Take the 2-minute tour ×
Stack Overflow is a question and answer site for professional and enthusiast programmers. It's 100% free, no registration required.

Our tool allows export to PNG, which works very nicely. Now, I would like to add export to some vector format. I tried XPS, but the results are not satisfying at all.

Take a look at a comparison http://www.jakubmaly.cz/xps-vs-png.png. The picture on the left comes from an XPS export, the picture on the right from PNG export, the XPS picture is visibly blurred when opened in XPS Viewer and zoomed 100%.

Are there any settings that I am missing or why is it so?

Thanks, Jakub.

A sample xps output can be found here: http://www.jakubmaly.cz/files/a.xps. This is the code that does the XPS export:

if (!boundingRectangle.HasValue)
{
    boundingRectangle = new Rect(0, 0, frameworkElement.ActualWidth, frameworkElement.ActualHeight);
}

// Save current canvas transorm
Transform transform = frameworkElement.LayoutTransform;
// Temporarily reset the layout transform before saving
frameworkElement.LayoutTransform = null;


// Get the size of the canvas
Size size = new Size(boundingRectangle.Value.Width, boundingRectangle.Value.Height);
// Measure and arrange elements
frameworkElement.Measure(size);
frameworkElement.Arrange(new Rect(size));

// Open new package
System.IO.Packaging.Package package = System.IO.Packaging.Package.Open(filename, FileMode.Create);
// Create new xps document based on the package opened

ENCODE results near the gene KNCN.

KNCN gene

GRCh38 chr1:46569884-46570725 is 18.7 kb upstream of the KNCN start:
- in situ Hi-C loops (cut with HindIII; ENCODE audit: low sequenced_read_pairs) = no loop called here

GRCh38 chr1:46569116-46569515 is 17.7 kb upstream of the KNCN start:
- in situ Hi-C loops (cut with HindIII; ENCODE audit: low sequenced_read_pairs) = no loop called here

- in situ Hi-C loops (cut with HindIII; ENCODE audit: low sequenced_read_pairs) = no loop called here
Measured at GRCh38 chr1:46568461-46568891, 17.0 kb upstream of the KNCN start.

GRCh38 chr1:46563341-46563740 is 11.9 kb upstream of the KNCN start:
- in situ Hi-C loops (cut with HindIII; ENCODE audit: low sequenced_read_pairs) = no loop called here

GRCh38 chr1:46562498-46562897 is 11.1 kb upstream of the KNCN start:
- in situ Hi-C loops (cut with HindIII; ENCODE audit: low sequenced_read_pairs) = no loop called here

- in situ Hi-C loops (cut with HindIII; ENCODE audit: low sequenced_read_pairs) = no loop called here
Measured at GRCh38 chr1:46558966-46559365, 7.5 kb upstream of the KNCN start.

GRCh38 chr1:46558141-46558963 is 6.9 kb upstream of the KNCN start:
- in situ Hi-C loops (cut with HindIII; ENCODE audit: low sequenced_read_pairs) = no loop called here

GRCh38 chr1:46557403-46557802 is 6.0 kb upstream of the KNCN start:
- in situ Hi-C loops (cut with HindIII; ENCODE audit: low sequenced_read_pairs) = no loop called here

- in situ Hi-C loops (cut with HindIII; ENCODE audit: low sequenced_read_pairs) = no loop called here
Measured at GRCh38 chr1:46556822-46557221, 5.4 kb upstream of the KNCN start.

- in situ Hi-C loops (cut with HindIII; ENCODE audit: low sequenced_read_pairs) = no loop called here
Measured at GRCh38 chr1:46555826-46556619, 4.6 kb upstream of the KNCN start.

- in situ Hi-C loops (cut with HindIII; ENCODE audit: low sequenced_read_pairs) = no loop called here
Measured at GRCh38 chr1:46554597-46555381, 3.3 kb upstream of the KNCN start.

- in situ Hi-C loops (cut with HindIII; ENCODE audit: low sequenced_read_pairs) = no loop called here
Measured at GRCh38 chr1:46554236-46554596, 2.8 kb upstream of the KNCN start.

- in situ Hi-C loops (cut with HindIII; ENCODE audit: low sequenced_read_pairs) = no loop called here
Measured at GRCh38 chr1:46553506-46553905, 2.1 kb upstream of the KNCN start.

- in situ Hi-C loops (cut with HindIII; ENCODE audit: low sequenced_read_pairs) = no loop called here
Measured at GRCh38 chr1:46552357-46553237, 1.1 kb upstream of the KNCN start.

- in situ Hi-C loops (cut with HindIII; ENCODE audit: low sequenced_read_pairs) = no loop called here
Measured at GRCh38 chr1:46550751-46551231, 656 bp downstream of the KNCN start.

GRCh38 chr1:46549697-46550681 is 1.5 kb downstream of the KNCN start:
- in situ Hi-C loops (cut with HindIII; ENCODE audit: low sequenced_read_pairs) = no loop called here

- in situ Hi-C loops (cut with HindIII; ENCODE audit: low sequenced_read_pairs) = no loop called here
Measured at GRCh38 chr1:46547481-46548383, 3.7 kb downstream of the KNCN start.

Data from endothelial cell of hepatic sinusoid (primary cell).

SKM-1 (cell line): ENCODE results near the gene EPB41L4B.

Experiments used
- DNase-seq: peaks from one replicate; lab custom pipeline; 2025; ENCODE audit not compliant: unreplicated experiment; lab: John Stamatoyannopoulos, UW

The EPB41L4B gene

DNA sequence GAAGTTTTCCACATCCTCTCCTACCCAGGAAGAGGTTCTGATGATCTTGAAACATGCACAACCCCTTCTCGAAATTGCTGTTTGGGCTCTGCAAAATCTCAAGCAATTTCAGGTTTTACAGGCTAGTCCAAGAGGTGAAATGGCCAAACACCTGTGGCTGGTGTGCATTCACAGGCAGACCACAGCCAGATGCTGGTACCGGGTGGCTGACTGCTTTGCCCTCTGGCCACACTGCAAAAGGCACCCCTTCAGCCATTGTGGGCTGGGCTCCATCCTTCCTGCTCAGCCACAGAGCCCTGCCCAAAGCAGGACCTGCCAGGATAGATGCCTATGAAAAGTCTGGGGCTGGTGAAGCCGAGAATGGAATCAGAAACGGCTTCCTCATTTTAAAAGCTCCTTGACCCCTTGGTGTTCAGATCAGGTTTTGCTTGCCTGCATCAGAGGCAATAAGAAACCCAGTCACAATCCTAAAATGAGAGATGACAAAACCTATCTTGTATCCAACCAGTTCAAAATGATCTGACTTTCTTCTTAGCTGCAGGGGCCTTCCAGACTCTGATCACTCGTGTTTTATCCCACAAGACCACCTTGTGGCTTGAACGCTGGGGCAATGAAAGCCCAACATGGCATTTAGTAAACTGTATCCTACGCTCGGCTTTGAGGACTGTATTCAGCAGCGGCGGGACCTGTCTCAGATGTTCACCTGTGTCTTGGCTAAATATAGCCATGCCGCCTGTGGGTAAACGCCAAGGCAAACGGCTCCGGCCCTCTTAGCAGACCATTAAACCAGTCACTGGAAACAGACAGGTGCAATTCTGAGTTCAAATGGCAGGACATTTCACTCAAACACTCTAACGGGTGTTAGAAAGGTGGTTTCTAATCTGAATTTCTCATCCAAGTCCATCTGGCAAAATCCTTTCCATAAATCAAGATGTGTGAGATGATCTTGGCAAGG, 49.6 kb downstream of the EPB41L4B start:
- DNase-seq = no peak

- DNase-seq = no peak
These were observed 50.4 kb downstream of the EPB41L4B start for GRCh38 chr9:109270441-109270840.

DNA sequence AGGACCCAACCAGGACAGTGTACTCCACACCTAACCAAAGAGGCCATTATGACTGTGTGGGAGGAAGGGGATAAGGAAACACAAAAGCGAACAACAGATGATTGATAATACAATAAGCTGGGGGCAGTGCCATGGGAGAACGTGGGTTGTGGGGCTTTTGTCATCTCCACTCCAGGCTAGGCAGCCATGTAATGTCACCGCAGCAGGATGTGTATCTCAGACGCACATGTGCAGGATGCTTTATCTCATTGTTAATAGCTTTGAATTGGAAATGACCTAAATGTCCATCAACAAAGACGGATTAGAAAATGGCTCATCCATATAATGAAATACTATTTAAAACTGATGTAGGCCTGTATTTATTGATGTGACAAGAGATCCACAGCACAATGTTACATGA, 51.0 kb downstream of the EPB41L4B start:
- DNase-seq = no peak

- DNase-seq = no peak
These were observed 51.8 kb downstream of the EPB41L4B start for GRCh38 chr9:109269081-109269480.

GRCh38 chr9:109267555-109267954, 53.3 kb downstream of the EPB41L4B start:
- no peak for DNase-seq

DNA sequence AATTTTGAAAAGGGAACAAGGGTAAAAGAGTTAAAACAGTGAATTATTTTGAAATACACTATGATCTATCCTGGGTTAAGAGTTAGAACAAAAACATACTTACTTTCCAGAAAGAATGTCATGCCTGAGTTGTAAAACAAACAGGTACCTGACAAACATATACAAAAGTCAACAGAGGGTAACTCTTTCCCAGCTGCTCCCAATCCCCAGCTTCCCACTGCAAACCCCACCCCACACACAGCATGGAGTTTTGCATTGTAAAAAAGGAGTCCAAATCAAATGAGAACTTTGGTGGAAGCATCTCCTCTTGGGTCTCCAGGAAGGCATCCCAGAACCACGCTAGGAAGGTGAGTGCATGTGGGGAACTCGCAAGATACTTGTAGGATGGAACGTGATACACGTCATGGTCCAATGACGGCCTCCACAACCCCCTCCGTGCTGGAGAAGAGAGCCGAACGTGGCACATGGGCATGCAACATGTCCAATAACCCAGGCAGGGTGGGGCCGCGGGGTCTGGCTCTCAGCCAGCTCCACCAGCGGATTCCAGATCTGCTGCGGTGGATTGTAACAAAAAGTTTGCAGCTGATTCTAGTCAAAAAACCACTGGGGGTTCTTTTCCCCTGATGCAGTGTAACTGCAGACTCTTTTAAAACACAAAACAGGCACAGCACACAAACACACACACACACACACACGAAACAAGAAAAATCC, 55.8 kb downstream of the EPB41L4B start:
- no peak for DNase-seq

XpsDocument doc = new XpsDocument(package);
// Create an instance of XpsDocumentWriter for the document
XpsDocumentWriter writer = XpsDocument.CreateXpsDocumentWriter(doc);
// Write the canvas (as Visual) to the document
writer.Write(frameworkElement);
// Close document
doc.Close();
// Close package
package.Close();

// Restore previously saved layout
frameworkElement.LayoutTransform = transform;
share|improve this question
2  
You probably missed a setting somewhere - XPS is quite capable of producing sharp output. Can you post the actual exported xps somewhere, and also provide some more information on how you are exporting, as well as what XPS viewer you are using? –  Jon Jun 27 '11 at 14:57
1  
I added the actual code producing the XPS and also a link to a result. I am using the windows 7 built-in XPS viewer. My goal is to get a nice and sharp vector PDF, if there is another way, please give me a hint. –  j_maly Feb 7 '12 at 13:58

2 Answers 2

Interesting (and annoying) issue - you may want to check out the lengthy answer from Jo0815 to Printing XpsDocument causes resampled images (96dpi?) - FixedDocument prints sharp, quoting a Microsoft support response - a couple of excerpts:

Some vector features from WPF cannot be emulated in our GDI code and we resort to converting subsets of the scene to GDI bitmaps. These bitmaps are the cause of the blurred zooming.

[...]

These bitmaps are the cause of the blurred zooming. The problem is that the WPF is being rasterised to a bitmap at the -wrong resolution. The print path is designed to rasterise unsupported features into a bitmap, but it is supposed to do it at device resolution. Instead the rasterisation is always being done at 96dpi. That's fine for a screen but produces blurred output for a 600dpi printer. [emphasis mine]

Please note that the latter will apply for nowadays higher DPI screens as well of course, I've encountered blurring like this various times already - do you by chance use a high DPI monitor?

Now, apparently Microsoft is not entirely in control of the apparatus regarding this: